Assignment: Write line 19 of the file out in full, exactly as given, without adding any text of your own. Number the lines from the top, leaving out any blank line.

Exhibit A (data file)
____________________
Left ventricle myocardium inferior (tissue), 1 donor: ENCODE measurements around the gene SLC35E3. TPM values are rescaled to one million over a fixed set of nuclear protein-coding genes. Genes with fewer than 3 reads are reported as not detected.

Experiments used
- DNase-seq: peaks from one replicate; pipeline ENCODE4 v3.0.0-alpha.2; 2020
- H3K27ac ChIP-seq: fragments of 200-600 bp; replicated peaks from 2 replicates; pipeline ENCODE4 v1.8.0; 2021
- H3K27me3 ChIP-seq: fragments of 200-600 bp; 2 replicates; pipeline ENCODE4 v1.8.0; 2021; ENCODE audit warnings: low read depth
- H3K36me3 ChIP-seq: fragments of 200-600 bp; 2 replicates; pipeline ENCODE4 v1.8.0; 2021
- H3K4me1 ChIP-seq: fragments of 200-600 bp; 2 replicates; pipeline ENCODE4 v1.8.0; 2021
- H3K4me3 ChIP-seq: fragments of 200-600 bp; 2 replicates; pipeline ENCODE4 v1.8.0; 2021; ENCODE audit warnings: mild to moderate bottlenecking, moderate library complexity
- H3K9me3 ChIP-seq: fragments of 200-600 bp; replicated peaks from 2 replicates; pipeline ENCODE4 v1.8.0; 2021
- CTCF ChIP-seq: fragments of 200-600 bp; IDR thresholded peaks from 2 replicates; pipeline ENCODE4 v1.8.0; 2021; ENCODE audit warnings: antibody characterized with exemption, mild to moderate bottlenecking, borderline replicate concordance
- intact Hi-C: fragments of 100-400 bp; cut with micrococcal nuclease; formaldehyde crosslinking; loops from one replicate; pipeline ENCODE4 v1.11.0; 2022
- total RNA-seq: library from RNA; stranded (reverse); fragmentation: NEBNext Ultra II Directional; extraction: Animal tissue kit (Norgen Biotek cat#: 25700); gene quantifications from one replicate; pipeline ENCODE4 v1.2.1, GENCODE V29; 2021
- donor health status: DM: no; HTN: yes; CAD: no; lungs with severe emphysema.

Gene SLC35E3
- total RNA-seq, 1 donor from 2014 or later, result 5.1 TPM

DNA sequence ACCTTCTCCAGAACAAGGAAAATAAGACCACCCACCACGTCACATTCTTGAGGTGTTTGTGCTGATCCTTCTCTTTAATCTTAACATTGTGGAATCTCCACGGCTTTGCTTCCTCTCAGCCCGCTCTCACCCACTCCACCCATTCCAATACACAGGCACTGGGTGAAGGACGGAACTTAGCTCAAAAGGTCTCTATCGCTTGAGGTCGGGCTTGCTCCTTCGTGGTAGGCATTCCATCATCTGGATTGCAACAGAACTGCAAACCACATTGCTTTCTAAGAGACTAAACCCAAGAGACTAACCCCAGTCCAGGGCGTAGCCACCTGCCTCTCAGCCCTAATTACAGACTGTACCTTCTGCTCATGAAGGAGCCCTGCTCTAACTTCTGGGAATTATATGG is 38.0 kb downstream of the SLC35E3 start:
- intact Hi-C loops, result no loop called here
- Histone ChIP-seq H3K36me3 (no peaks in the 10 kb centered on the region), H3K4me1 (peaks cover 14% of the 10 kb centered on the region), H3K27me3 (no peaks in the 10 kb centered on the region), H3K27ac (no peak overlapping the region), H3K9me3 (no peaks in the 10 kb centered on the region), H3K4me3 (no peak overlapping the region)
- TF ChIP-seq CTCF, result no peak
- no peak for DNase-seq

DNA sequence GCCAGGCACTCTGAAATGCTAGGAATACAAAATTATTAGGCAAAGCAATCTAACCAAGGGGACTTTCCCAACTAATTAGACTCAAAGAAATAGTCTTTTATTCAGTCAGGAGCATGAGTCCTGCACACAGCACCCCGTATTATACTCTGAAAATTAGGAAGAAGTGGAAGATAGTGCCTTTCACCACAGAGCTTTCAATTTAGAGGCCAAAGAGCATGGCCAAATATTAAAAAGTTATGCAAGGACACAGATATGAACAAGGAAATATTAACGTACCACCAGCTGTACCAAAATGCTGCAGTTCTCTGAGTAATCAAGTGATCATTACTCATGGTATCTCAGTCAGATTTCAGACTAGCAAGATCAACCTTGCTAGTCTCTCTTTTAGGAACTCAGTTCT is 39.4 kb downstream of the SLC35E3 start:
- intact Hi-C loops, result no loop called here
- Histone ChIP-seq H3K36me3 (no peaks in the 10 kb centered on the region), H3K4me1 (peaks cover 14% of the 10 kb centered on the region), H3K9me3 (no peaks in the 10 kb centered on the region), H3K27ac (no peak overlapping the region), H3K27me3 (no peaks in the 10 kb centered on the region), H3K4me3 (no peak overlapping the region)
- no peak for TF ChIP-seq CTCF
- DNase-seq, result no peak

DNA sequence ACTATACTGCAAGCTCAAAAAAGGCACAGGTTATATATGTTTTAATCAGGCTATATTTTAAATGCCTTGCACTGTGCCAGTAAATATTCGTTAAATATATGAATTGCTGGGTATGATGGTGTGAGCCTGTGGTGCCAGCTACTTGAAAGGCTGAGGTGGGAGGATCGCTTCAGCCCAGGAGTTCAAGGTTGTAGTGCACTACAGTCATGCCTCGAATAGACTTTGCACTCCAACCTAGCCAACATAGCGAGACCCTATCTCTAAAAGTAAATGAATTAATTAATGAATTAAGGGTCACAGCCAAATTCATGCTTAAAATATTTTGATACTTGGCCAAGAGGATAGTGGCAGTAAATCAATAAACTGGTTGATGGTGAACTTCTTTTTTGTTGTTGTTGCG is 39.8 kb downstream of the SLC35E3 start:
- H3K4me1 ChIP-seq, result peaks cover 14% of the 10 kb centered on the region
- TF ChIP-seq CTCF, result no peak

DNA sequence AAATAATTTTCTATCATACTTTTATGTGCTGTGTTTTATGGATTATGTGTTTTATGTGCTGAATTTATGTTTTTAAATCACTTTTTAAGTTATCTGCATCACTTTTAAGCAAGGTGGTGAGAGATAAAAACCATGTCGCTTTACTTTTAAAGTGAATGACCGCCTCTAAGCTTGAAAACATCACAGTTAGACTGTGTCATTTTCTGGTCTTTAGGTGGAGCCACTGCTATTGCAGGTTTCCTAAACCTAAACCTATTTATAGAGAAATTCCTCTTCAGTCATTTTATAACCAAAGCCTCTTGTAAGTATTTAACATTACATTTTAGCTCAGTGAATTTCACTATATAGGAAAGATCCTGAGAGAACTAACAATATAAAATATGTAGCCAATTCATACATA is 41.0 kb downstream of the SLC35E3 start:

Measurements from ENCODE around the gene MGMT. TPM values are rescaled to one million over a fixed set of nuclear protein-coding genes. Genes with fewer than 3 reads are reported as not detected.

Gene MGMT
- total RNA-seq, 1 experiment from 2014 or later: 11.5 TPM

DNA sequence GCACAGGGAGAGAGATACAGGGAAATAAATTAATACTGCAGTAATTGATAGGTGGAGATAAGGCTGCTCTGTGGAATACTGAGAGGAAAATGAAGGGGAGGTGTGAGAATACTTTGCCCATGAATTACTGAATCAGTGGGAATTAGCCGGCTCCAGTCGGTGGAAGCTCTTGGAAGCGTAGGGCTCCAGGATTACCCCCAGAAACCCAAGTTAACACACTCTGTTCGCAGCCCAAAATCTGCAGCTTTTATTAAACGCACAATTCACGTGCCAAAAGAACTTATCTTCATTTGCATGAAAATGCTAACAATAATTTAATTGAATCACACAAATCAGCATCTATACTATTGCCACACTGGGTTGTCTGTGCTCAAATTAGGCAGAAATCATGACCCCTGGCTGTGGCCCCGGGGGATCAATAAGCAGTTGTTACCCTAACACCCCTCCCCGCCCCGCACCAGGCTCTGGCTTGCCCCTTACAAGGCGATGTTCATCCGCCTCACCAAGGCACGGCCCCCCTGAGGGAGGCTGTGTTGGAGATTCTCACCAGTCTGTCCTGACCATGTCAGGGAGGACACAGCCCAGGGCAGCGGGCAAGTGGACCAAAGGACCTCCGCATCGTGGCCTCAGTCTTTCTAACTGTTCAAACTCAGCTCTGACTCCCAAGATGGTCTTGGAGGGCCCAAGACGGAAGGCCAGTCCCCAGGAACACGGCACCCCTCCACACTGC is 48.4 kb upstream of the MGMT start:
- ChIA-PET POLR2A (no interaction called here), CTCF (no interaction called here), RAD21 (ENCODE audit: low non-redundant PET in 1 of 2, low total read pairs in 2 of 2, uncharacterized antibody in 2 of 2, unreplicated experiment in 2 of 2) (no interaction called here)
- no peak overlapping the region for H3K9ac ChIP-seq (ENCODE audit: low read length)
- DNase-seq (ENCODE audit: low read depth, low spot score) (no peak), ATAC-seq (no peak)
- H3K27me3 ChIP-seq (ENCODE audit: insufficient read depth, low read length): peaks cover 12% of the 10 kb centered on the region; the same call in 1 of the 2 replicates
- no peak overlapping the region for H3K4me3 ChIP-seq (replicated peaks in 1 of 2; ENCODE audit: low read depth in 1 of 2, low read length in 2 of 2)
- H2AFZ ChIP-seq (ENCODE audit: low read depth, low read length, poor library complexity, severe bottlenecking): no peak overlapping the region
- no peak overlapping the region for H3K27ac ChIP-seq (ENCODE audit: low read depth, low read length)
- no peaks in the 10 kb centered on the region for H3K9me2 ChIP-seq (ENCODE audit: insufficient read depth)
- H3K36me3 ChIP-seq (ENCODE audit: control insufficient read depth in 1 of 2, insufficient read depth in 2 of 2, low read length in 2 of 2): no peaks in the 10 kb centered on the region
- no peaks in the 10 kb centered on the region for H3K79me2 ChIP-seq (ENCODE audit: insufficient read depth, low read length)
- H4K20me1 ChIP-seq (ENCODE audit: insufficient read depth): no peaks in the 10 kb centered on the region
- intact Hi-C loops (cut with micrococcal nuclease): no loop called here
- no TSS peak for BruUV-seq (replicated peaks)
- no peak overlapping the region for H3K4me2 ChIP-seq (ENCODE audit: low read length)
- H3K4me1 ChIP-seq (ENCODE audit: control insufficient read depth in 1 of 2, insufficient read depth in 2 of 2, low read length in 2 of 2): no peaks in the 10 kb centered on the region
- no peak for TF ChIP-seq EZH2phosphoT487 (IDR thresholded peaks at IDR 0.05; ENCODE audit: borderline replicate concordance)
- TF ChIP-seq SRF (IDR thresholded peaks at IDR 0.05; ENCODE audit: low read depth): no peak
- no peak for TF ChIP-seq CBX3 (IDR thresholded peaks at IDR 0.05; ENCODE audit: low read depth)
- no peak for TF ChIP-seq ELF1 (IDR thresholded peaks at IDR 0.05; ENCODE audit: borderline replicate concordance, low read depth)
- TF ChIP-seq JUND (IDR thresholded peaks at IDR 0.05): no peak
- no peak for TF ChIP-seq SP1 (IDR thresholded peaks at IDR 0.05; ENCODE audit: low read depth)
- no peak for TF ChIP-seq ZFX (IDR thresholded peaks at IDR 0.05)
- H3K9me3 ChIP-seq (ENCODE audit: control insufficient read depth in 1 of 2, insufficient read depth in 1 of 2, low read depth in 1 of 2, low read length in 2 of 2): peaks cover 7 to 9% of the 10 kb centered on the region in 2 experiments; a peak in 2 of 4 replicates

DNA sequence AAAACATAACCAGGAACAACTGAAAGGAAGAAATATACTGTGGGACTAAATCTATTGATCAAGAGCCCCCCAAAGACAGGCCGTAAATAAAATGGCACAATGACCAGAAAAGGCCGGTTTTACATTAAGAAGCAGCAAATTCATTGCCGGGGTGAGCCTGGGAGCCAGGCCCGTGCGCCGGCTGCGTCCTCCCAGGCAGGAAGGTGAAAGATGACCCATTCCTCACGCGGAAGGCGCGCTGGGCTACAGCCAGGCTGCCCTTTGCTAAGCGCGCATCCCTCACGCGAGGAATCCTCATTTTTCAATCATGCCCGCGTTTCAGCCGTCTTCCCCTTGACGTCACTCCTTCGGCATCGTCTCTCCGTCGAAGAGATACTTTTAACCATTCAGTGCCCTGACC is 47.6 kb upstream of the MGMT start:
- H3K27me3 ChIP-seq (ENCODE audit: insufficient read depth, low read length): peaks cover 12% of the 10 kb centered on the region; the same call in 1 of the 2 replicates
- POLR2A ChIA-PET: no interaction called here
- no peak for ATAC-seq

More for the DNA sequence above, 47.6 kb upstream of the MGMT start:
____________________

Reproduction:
- TF ChIP-seq CTCF, result no peak